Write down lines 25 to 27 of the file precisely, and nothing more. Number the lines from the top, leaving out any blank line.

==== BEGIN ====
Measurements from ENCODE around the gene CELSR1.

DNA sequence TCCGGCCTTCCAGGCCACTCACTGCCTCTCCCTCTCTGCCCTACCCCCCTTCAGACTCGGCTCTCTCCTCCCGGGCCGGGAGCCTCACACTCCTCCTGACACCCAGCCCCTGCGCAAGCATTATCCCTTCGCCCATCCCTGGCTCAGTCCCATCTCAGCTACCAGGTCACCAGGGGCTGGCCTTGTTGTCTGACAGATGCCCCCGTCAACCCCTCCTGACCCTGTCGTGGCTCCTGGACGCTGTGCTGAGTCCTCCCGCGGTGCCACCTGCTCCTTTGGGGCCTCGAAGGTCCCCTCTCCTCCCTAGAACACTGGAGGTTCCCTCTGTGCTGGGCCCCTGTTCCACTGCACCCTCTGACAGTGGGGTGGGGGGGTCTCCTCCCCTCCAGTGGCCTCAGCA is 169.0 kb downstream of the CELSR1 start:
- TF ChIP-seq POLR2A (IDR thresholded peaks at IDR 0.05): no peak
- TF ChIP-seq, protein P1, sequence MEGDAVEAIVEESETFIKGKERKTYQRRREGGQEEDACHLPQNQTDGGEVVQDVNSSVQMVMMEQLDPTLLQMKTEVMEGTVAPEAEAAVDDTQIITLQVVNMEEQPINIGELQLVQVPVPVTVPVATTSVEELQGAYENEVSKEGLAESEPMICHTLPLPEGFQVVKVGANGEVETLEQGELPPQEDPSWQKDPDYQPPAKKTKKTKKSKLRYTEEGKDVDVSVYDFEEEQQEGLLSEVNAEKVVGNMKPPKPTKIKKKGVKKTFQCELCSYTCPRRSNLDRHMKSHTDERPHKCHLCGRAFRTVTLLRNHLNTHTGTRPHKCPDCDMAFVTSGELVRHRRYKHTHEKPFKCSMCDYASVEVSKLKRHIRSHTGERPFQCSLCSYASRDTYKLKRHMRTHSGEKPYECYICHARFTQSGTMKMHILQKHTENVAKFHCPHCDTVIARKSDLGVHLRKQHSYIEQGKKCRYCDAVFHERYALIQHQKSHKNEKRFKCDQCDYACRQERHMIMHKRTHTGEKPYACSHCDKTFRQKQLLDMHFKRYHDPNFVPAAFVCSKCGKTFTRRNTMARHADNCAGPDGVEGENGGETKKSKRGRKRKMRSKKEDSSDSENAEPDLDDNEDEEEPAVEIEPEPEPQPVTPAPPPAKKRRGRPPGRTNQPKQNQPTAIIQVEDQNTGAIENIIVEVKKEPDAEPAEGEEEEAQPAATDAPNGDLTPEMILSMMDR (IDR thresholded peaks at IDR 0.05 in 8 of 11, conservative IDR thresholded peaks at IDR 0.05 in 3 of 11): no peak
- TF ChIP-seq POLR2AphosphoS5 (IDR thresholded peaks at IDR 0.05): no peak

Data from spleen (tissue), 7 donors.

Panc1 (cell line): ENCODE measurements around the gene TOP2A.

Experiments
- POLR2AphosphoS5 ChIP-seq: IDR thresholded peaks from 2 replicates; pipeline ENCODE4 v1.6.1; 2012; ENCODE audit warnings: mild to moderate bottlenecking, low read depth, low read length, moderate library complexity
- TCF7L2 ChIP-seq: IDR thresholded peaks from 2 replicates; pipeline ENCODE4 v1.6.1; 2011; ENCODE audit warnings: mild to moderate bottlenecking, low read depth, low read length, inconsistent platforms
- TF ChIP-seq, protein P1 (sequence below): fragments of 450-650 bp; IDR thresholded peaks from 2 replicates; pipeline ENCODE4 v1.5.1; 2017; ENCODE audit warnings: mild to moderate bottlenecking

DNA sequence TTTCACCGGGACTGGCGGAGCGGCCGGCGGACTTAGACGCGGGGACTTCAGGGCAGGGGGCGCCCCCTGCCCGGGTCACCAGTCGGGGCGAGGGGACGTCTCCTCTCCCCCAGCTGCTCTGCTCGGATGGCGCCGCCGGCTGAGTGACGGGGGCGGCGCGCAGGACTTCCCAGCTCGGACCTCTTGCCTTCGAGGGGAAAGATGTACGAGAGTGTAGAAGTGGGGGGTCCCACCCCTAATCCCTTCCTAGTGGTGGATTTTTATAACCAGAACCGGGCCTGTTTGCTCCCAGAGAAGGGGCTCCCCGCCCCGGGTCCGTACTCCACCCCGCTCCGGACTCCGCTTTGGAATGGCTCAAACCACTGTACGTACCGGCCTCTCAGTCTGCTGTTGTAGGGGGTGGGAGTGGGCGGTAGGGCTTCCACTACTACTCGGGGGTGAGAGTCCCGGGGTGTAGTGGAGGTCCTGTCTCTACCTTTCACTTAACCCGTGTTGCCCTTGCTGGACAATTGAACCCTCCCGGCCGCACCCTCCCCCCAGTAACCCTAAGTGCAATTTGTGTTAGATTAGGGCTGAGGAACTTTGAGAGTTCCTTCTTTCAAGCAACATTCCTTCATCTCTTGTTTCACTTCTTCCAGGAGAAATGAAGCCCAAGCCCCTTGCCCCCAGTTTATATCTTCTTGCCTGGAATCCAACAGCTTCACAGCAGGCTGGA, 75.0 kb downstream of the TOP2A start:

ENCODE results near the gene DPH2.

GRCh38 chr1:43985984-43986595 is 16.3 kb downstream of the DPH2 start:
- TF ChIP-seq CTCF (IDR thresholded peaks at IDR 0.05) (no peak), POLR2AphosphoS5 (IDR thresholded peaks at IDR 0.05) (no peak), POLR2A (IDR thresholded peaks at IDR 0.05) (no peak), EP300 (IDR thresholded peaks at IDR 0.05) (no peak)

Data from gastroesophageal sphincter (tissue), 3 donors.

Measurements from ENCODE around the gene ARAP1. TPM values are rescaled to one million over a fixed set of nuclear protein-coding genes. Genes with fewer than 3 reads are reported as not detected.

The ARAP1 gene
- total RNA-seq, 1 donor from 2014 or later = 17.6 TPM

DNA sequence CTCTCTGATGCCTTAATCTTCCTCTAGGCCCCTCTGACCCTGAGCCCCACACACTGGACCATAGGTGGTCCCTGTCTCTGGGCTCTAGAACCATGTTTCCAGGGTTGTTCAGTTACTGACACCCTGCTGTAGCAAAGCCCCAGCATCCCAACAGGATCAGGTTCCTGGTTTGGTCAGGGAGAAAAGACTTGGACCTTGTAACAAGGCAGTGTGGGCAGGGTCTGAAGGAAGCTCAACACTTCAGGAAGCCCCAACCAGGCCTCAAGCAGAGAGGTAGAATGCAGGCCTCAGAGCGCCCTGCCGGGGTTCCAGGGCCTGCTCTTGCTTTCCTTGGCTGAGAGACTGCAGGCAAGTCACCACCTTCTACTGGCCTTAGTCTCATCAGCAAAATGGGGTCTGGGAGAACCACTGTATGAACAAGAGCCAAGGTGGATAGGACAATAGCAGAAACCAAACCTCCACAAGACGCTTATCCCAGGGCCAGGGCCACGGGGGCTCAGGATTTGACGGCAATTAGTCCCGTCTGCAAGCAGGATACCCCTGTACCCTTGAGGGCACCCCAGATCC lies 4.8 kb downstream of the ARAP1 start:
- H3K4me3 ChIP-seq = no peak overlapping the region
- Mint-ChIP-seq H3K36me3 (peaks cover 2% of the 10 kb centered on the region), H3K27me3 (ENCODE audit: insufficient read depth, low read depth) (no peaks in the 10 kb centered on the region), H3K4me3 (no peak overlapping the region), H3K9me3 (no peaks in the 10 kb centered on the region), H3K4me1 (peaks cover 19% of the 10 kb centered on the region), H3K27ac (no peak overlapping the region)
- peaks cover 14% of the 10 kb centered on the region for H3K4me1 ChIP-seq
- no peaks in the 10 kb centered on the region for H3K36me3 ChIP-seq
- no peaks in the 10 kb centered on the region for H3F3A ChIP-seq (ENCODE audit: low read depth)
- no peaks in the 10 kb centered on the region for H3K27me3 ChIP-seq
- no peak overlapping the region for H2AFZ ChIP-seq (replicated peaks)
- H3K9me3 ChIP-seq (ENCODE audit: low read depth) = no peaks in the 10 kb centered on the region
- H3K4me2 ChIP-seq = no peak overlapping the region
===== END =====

- no peaks in the 10 kb centered on the region for H3F3A ChIP-seq (ENCODE audit: low read depth)
- no peaks in the 10 kb centered on the region for H3K27me3 ChIP-seq
- no peak overlapping the region for H2AFZ ChIP-seq (replicated peaks)